Music shows are a big part of the entertainment industry. In the West, singing competitions are a hit—shows like America’s The Voice and Britain’s Got Talent even spun various versions all across the globe. One of the biggest boy bands in this generation, One Direction, started out as mere contestants on The X Factor. In South Korea, particularly, Korean music shows play a special role in the booming K-pop industry.
Idol groups securing their first win and rookie idols getting to debut on music shows are special moments for both the artists and fans. Boy group BTS debuted in South Korea with their song “No More Dream” on MNET’s M! Countdown in 2013 and secured their first music show win on SBS MTV’s The Show in 2015 with the song “I NEED U,” both of which are considered special moments by the now-global artists.
Aside from music shows, competitions revolving around singing are gaining widespread popularity as well. In South Korea, music competitions have stepped up from the regular talent showcase style we often see. They have introduced newer and more creative formats that even other countries have started to secure franchises to these shows.
Below, we list down five of the most commonly known Korean music shows that are available for streaming on Viu.
King Of Mask Singer
The King of Mask Singer has an American spinoff called The Masked Singer, but it’s actually originally a South Korean program. It’s a singing competition where contestants go on stage to perform a song wearing masks in order to hide their identities. Each week, a new winner, or king, is declared. The king is determined through three different rounds, and whoever makes it to the last round gets to challenge last week’s king for the crown.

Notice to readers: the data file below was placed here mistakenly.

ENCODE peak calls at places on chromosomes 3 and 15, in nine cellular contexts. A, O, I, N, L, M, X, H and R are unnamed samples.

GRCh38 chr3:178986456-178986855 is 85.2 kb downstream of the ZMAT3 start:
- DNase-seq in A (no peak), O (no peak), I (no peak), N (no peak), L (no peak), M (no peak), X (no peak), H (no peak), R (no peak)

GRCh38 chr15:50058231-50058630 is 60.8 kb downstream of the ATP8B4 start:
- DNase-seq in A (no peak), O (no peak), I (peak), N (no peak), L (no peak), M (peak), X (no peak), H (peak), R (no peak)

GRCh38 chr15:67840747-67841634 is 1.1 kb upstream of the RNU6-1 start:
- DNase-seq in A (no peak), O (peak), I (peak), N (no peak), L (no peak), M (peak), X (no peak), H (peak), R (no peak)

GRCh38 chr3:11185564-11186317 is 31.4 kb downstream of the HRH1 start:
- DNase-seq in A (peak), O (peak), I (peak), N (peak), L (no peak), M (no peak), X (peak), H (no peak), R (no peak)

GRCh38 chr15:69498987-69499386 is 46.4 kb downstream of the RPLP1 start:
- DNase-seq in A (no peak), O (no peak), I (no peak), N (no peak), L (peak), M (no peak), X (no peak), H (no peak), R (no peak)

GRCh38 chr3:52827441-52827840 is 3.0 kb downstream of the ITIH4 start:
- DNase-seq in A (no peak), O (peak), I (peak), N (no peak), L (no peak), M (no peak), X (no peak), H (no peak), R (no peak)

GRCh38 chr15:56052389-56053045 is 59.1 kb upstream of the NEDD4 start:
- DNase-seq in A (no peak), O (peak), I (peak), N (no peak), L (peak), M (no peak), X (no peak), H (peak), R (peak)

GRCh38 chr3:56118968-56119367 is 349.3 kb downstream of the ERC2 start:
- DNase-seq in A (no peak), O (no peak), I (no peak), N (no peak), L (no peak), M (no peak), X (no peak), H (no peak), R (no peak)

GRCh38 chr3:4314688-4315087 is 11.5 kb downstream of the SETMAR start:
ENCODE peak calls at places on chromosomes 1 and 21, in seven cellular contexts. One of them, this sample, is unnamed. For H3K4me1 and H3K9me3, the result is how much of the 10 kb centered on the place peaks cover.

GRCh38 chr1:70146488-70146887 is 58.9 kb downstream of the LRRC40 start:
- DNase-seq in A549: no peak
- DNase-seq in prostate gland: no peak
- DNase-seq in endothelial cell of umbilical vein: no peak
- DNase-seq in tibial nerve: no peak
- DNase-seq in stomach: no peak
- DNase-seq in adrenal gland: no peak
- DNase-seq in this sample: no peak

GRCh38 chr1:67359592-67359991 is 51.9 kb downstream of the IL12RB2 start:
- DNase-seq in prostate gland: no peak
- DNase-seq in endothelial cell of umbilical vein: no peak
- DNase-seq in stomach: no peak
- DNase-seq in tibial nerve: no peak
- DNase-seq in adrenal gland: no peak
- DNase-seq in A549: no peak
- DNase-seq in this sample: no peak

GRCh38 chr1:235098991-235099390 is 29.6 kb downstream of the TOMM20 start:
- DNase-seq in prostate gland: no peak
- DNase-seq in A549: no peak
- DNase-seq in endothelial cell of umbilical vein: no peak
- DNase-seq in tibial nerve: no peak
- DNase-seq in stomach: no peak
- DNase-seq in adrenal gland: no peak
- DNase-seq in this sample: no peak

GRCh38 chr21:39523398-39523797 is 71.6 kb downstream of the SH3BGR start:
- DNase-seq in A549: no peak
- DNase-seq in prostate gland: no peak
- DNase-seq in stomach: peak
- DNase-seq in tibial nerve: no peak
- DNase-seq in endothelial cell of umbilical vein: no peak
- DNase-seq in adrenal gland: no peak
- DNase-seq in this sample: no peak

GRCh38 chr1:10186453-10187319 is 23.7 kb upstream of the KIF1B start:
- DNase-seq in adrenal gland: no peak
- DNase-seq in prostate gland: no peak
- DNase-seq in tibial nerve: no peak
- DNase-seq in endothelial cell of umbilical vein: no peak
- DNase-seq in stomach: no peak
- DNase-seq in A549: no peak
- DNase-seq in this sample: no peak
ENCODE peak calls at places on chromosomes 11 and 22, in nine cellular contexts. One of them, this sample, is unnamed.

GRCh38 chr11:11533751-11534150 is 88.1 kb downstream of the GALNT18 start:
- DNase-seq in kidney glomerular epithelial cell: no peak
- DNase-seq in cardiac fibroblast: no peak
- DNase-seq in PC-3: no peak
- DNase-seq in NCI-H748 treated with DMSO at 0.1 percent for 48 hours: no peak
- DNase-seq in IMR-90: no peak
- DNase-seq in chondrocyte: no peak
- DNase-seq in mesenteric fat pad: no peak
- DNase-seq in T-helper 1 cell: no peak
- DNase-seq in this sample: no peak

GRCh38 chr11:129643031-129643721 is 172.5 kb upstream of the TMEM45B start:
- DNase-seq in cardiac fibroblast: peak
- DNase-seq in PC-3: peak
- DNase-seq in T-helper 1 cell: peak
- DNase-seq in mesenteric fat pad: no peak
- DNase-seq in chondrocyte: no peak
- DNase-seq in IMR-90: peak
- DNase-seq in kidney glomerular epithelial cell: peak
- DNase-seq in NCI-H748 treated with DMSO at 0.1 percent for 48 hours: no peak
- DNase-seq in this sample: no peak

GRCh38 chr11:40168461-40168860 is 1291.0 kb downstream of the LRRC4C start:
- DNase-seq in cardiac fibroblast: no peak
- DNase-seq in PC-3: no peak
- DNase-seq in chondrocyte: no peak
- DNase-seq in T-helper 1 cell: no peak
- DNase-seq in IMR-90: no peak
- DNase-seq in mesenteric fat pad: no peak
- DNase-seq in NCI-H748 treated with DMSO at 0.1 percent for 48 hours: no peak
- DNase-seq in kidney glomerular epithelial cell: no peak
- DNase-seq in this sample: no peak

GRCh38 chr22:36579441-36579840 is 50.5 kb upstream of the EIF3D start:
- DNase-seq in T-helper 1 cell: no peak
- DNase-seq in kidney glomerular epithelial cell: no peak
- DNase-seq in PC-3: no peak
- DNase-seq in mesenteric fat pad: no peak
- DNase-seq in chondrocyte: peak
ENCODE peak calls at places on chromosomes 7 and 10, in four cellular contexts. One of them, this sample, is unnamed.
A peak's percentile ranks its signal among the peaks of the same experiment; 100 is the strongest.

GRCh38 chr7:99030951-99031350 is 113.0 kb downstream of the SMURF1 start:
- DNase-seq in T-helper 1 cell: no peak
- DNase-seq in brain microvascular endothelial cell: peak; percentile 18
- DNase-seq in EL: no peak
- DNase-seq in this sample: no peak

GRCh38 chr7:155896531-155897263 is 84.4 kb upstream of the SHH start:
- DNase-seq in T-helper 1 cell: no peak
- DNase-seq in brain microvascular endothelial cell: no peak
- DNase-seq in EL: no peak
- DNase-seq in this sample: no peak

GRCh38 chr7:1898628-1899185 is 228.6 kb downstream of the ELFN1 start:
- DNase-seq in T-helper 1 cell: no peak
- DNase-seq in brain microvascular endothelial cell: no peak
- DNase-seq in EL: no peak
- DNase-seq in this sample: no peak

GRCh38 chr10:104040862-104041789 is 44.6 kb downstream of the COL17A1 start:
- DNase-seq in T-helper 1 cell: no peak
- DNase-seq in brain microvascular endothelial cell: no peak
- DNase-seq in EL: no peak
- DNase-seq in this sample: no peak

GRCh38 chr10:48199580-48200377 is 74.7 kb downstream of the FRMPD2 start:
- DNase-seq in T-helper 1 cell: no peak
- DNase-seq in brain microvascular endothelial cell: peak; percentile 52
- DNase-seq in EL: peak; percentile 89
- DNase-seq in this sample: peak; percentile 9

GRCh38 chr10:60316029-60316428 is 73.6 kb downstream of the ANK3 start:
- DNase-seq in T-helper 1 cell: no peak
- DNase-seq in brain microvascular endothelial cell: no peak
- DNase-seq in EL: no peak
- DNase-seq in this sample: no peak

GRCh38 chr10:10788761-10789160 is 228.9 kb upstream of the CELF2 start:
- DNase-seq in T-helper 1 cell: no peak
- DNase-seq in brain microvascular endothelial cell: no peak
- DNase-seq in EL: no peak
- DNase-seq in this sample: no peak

K-pop group members and solo artists have both participated in the singing competition, which is a refreshing way for fans to see their idols performing other artists’ songs. Here's one popular idol singing Bigbang's "If You." You'll have to watch the full episode if you want to know who he is!
Watch King of Mask Singer here.
I Can See Your Voice
I Can See Your Voice is another interesting concept for a music competition. Originally from South Korea, it also has spinoffs in different countries like Bulgaria, China, the Netherlands, and even the Philippines (hosted by Luis Manzano and aired on ABS-CBN).
The concept is basically to have selected performers lip sync a song on stage complete with a production number, and panelists will have to use their expertise and skills in observation to guess whether they’re actually ~good~ in singing or are just really good at faking it. After voicing out their opinions and deliberations, the participants will perform the same piece using their real voice to find out whether they're the real deal or not. If you were a fan of the local adaptation of this music game show, try watching the OG version, too!
Watch I Can See Your Voice here.
Music programs in South Korea are aired once a week. K-pop idols can go on various music shows to perform and promote their new songs and a winner is determined every week. The system for choosing winners varies per music show, however, so the song that won in one music show may not necessarily get the same result in another music program.
Music Bank is one such show where idols get to showcase their new tracks and concepts. It airs every Friday in South Korea and gets idols and actors alike for its changing set hosts. One fan-favorite set of hosts was K-drama actor Park Bo Gum and K-pop idol Irene from Red Velvet.
According to Soompi, winners on Music Bank are determined by combining 65 percent of digital, 5 percent physical album sales, 20 percent broadcast points, and 10 percent viewer panel survey.
Watch Music Bank here.
Inkigayo is another music show where idols get to perform onstage, and it airs every Sunday. “Inkigayo” in Hangul literally translates to “popular music.” It is also hosted by two to three idols for a period of time. One set of hosts that grew really popular among fans was the trio of GOT7’s Park Jinyoung, Blackpink’s Jisoo, and NCT 127’s Doyoung, collectively called JinJiDo. The three ended up hosting the show for a full year before parting ways.
Winning on Inkigayo entails a combination of 50 percent from digital, 4.5 percent from physical album sales, 31.8 percent from social networking sites, 4.5 percent from pre-votes, and 9 percent from on-air plays in SBS programs.
Watch Inkigayo here.
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